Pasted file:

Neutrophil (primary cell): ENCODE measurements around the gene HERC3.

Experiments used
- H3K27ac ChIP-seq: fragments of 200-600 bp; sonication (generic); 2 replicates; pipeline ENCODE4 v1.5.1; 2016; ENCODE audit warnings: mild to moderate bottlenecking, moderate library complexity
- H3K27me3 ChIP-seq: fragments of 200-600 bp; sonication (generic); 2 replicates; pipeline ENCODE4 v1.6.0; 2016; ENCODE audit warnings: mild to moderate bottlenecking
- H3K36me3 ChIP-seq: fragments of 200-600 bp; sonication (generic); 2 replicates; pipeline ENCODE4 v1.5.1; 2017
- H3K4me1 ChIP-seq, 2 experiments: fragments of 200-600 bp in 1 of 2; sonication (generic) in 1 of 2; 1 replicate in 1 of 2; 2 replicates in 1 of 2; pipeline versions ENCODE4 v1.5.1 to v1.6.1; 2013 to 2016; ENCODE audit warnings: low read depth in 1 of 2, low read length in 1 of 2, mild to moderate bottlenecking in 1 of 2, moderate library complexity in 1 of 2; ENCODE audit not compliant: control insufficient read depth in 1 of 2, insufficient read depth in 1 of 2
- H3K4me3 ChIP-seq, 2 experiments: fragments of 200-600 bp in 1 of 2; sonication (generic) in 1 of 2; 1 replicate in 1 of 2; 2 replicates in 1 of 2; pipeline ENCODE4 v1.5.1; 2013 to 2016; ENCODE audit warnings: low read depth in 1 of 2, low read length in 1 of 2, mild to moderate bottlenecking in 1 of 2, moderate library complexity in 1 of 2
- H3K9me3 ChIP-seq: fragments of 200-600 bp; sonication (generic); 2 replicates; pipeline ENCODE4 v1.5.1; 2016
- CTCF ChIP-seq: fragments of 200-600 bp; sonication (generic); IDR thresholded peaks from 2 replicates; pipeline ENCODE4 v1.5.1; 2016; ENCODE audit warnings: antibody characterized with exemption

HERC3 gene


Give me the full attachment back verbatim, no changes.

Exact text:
Neutrophil (primary cell): ENCODE measurements around the gene HERC3.

Experiments used
- H3K27ac ChIP-seq: fragments of 200-600 bp; sonication (generic); 2 replicates; pipeline ENCODE4 v1.5.1; 2016; ENCODE audit warnings: mild to moderate bottlenecking, moderate library complexity
- H3K27me3 ChIP-seq: fragments of 200-600 bp; sonication (generic); 2 replicates; pipeline ENCODE4 v1.6.0; 2016; ENCODE audit warnings: mild to moderate bottlenecking
- H3K36me3 ChIP-seq: fragments of 200-600 bp; sonication (generic); 2 replicates; pipeline ENCODE4 v1.5.1; 2017
- H3K4me1 ChIP-seq, 2 experiments: fragments of 200-600 bp in 1 of 2; sonication (generic) in 1 of 2; 1 replicate in 1 of 2; 2 replicates in 1 of 2; pipeline versions ENCODE4 v1.5.1 to v1.6.1; 2013 to 2016; ENCODE audit warnings: low read depth in 1 of 2, low read length in 1 of 2, mild to moderate bottlenecking in 1 of 2, moderate library complexity in 1 of 2; ENCODE audit not compliant: control insufficient read depth in 1 of 2, insufficient read depth in 1 of 2
- H3K4me3 ChIP-seq, 2 experiments: fragments of 200-600 bp in 1 of 2; sonication (generic) in 1 of 2; 1 replicate in 1 of 2; 2 replicates in 1 of 2; pipeline ENCODE4 v1.5.1; 2013 to 2016; ENCODE audit warnings: low read depth in 1 of 2, low read length in 1 of 2, mild to moderate bottlenecking in 1 of 2, moderate library complexity in 1 of 2
- H3K9me3 ChIP-seq: fragments of 200-600 bp; sonication (generic); 2 replicates; pipeline ENCODE4 v1.5.1; 2016
- CTCF ChIP-seq: fragments of 200-600 bp; sonication (generic); IDR thresholded peaks from 2 replicates; pipeline ENCODE4 v1.5.1; 2016; ENCODE audit warnings: antibody characterized with exemption

HERC3 gene